Thanks for setting your dial to 82.3, KJKE -FM. I’m your host, Lucifer, and I’ll be with you until midnight. If you have a question, a problem, or whatever, I’d love to hear from you. We have lines open toll-free at 1-800-479-1117.
(more) I’ll be taking your calls in a minute, but first I want to clear a few things up.
Number one. Everybody -- stop asking me to buy your soul. I’ve moved on. Try Craigslist.
Second, I don’t “posses” people. When they act all crazy like that, it’s the sign of a malfunctioning brain, not devils work. Although I’ll admit that when it does happen, I like to just sit back and watch.
Next, that Rolling Stones song “Sympathy for the Devil?” It’s bunk. Every cop is a criminal? All the sinners saints? Give me a break. Jagger hasn’t done anything decent since “Ruby Tuesday.” And by the way, the flute on that one was my idea.
Fourth, just because the Yankees don’t win the World Series every year, doesn’t mean I’m not still in control of their destiny. I have to mix things up once in a while to keep from being too obvious.
Okay, all you parents who like to say that your kid is “a little devil?” You should be so lucky. Knock it off.
Finally, somebody keeps hacking my Facebook page and changing my relationship status. For the record, I’m married. That’s all you need to know.
All right, that takes care of that. My first caller is Bobby from Tukwila, Washington. Bobby's working on a science project, and wants to know how to determine the temperature at which hell would freeze over. Thanks for holding, Bobby . . .(less)
The hey has it been? Galen Bosch here, remember. Hi wasp, doled, like a seed, might, burning roll. Bright? Hunan killjoy, and I just want a dominant jean loaf. Lemming java now brown noose. Holds a fur string line. Don't you know Isle haste a plain daze worth? Long(more) john. Bold daylight air strike. Learning how wiener eating fire ants, one at a time, log savings time. Gore houses pile tire fire, non-stop, builds a rundown for the next night or so. If you wand a saddle crease, maybe not, still though. Watts the points? Get meshach welds you know specifics, about thyme, the time must, I am soda shirt. Again the tie of folds is shoulder high. Let he knowledge guzzles under her and Herman. OK? Thank sin advance, if I dome hear frog juice in the next date, I wilt half two ax sum wanderers two duel the job instant. OK, OK, I try.(less)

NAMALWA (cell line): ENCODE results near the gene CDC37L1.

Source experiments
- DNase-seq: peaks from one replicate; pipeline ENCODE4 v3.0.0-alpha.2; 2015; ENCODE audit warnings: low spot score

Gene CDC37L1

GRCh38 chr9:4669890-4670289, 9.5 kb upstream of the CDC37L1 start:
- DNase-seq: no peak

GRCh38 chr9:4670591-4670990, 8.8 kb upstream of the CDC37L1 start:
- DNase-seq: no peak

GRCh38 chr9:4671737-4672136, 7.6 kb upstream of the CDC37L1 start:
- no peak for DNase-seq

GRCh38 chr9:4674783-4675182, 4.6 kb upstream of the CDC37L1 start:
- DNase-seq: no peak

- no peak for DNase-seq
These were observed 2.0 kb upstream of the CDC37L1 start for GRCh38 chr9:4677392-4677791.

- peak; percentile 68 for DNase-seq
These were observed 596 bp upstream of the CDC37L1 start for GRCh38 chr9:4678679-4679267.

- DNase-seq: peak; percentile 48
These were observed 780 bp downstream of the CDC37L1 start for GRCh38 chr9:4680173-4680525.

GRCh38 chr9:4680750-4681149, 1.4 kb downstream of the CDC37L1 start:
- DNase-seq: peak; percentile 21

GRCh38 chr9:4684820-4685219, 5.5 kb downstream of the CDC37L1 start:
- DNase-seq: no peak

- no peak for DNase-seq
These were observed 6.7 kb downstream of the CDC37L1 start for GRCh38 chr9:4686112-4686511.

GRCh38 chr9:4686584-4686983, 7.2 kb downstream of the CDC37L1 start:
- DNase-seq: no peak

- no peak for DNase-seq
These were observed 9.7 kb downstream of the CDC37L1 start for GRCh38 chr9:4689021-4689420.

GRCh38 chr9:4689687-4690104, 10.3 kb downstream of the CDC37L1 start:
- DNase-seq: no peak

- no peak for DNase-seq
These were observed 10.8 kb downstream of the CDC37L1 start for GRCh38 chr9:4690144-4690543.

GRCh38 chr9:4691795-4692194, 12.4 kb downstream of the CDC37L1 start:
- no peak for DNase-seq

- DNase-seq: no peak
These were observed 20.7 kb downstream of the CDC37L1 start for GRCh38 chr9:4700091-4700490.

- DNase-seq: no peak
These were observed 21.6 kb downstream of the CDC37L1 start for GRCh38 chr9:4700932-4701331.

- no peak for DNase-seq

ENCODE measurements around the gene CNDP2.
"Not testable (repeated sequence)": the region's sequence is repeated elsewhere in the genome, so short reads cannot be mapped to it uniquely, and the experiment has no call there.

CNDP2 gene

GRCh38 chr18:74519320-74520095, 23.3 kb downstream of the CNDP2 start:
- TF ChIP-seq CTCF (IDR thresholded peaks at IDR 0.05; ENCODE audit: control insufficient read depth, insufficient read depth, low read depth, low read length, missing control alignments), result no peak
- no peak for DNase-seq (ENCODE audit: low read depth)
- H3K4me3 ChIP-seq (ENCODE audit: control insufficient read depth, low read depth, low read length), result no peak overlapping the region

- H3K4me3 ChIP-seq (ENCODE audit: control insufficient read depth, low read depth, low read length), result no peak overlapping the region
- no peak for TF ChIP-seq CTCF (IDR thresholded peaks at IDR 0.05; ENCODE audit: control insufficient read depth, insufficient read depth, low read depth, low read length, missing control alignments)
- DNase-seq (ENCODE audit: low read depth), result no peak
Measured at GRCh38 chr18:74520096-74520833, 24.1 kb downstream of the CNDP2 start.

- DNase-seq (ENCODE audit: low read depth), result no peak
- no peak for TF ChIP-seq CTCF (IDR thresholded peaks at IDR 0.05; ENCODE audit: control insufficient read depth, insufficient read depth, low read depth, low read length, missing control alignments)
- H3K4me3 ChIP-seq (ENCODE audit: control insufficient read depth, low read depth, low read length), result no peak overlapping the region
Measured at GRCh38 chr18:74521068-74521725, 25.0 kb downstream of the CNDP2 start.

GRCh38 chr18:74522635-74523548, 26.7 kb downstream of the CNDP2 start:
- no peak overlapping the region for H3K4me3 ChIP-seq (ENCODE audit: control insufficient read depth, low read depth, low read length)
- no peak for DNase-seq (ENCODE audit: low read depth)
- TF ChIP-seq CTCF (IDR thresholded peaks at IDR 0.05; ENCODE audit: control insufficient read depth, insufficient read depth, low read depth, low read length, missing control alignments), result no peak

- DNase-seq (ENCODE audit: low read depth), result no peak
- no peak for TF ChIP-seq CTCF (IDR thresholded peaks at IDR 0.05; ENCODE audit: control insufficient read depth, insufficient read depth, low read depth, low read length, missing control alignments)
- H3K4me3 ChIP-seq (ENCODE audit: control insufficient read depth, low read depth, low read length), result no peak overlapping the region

I watched movies where doctors in crisp, white overcoats would press their stethoscope against a patient's chest, listening for a sound. The sound was a thump...thump...thump, like the way spring rain sounds as it falls gently on the roof. That sound tell(more)s you you're alive.
Mine never made that sound. It was usually erratic, like a freight train barreling down the tracks, or it was slow, like the labored breath of a lover, quietly celebrating the denouement.
It was never normal. My heart was always malfunctioning.